The May 18 correspondence from the Bundesbank's office in Mainz said a shipment of money from an Australian-Israeli businessman emitted “vapour” that caused serious health concerns.
“After beginning the processing of the Euro notes the majority of the staff members claimed about medical conditions and the whole group was forced to go to hospital immediately,” the Bundesbank told Ronnie Shahar, who has a long-running dispute with the central bank over bulk redemption of old German coins and notes.
“Until it has been ensured that the processing of your notes (DM as well as Euro) will not pose any health risks to our employees, your shipments cannot be handled,” the Bundesbank missive signed by a Ms. Hüsch and Mr. Göltzer continued.
Contacted by The Local on Wednesday, the Bundesbank confirmed 12 people had been sent to the hospital on May 14 after complaining they did not feel well.
“Six people had more serious symptoms, but all 12 in the group were sent to the hospital as a precaution,” Bundesbank spokeswoman Susanne Mehlhorn told The Local. “The cause is still being investigated but fortunately everyone is healthy again.”
Rolf Vesenmaier, from the analysis firm TÜV Rheinland, said they had been instructed to examine Shahar's shipment as noted in the letter.
“That's correct. We have been called upon by the Bundesbank to look into the contamination of notes and coins,” said Vesenmaier. “It does seem strange, but there must have been some kind of solvent.”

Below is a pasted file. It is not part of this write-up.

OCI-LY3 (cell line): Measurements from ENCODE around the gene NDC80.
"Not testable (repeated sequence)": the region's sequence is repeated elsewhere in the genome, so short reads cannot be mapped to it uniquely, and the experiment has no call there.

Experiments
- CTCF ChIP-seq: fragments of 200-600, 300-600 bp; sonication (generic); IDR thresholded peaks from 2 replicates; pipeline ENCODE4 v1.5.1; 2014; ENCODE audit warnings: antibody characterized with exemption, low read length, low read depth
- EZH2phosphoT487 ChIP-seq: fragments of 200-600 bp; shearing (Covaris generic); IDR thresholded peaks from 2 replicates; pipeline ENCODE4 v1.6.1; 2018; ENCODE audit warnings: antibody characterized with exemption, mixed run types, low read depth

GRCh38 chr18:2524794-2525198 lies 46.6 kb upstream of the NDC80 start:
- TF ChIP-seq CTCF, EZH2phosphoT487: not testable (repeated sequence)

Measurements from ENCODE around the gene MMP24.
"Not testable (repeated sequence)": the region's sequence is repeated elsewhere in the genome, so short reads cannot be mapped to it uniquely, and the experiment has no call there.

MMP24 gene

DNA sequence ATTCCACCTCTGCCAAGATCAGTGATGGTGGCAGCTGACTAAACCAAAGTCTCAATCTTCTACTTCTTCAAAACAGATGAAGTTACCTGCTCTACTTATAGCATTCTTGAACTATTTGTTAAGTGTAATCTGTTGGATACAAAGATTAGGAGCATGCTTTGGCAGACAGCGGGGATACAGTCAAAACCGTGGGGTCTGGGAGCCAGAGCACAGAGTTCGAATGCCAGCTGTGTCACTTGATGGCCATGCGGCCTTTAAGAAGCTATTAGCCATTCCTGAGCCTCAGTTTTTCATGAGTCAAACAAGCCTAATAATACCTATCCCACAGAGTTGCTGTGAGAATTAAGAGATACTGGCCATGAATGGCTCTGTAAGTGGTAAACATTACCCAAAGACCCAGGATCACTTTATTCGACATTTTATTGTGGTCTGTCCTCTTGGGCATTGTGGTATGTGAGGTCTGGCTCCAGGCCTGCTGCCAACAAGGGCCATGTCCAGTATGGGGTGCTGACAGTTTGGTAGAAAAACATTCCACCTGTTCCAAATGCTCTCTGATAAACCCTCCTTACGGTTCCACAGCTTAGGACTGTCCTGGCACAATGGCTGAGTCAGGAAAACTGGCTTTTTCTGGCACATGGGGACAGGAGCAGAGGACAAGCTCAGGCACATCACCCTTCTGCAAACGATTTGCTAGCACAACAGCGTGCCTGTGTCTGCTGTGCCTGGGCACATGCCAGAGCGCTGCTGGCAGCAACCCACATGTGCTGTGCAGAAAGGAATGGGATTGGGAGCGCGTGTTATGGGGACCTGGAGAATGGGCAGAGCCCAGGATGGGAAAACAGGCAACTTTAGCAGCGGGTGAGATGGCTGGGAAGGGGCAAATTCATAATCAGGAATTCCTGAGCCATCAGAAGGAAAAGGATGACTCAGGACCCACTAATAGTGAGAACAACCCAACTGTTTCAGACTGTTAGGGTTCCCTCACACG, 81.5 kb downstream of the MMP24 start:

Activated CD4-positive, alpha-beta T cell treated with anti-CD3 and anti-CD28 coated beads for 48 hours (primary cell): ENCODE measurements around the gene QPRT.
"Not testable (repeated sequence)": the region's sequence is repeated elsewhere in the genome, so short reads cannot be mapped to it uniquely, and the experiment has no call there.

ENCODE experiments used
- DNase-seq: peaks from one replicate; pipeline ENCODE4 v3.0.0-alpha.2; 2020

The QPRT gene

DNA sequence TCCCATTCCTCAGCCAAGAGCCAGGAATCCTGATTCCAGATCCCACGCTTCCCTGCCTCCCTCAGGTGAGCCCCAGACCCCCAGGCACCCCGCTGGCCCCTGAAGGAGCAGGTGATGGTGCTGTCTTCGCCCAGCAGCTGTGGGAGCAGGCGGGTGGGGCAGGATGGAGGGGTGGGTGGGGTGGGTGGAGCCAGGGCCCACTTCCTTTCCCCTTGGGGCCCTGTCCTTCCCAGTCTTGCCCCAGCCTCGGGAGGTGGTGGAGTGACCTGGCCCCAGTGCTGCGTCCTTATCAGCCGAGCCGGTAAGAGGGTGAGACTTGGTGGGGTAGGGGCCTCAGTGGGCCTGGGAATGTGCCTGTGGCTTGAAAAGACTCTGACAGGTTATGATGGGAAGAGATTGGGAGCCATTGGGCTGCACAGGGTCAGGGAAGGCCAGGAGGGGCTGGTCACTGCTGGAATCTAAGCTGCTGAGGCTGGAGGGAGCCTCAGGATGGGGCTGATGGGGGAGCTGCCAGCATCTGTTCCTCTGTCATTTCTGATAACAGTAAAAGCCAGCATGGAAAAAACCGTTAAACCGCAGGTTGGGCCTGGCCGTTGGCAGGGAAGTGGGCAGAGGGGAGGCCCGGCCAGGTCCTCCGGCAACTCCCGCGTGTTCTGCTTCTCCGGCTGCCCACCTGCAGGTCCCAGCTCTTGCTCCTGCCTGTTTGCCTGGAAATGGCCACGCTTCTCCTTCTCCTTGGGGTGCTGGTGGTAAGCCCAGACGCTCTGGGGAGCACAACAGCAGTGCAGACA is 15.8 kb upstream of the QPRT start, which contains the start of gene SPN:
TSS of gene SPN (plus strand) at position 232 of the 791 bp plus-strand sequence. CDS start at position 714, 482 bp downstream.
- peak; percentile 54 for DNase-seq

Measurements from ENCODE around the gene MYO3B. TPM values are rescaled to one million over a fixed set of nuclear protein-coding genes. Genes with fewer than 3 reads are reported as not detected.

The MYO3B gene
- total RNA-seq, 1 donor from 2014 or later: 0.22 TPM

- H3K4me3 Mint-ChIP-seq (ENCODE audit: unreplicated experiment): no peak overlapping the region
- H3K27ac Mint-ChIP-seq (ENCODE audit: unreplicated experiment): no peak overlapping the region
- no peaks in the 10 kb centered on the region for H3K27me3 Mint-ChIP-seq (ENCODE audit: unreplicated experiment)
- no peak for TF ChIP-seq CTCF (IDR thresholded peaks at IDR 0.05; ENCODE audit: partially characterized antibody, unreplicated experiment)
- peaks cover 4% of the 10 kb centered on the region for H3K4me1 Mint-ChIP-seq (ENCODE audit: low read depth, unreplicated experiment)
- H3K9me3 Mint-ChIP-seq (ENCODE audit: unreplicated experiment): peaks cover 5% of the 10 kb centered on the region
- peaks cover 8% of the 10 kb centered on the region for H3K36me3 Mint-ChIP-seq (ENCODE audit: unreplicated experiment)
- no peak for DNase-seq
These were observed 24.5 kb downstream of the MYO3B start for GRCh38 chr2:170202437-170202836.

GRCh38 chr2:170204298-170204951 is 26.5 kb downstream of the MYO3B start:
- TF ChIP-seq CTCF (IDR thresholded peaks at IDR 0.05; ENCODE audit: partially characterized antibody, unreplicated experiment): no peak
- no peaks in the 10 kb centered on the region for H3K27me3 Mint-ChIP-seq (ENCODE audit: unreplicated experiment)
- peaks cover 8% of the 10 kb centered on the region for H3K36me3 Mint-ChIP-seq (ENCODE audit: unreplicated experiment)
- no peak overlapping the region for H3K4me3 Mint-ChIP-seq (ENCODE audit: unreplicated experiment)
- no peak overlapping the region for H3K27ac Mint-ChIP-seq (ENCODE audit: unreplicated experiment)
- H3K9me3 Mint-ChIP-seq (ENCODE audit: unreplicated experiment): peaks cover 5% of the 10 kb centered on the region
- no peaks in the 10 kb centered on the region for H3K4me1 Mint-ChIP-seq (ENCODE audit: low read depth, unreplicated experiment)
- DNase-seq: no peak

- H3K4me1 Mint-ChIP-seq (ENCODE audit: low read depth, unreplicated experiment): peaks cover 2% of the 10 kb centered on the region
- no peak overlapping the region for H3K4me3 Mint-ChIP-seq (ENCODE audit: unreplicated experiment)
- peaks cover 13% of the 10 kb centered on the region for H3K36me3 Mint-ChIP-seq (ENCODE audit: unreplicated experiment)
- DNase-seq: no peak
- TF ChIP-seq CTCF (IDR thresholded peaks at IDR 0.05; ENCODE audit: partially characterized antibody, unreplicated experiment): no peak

Shahar, who runs a business redeeming old money mostly from Asia, has been fighting to have the Bundesbank accept his coin shipments after another strange incident last October, when the bank said eight people at the Hamburg branch were injured by noxious fumes supposedly trapped in bags of coins.
While the Bundesbank told The Local it is only blocking Shahar's shipments out of concern for the health of its employees, he alleges the central bank is purposely trying to stonewall and shut down his business because it doesn't want to process such a high volume of coins and notes.
“By law the Bundesbank is required to accept all currency it issues,” Shahar told The Local. “Every time I overcome their objections they come up with new ones. It's a never ending saga.”
Shahar contends it's virtually impossible that any gas or vapours could build up in his money shipments due to the manner in which they are packed. However, the Bundesbank said it is still accepting large amounts of notes and coins from other parties and that it would have to wait out the results of already extensive testing.
“This is certainly a particular case. There's no way to know how long it might take,” Mehlhorn said.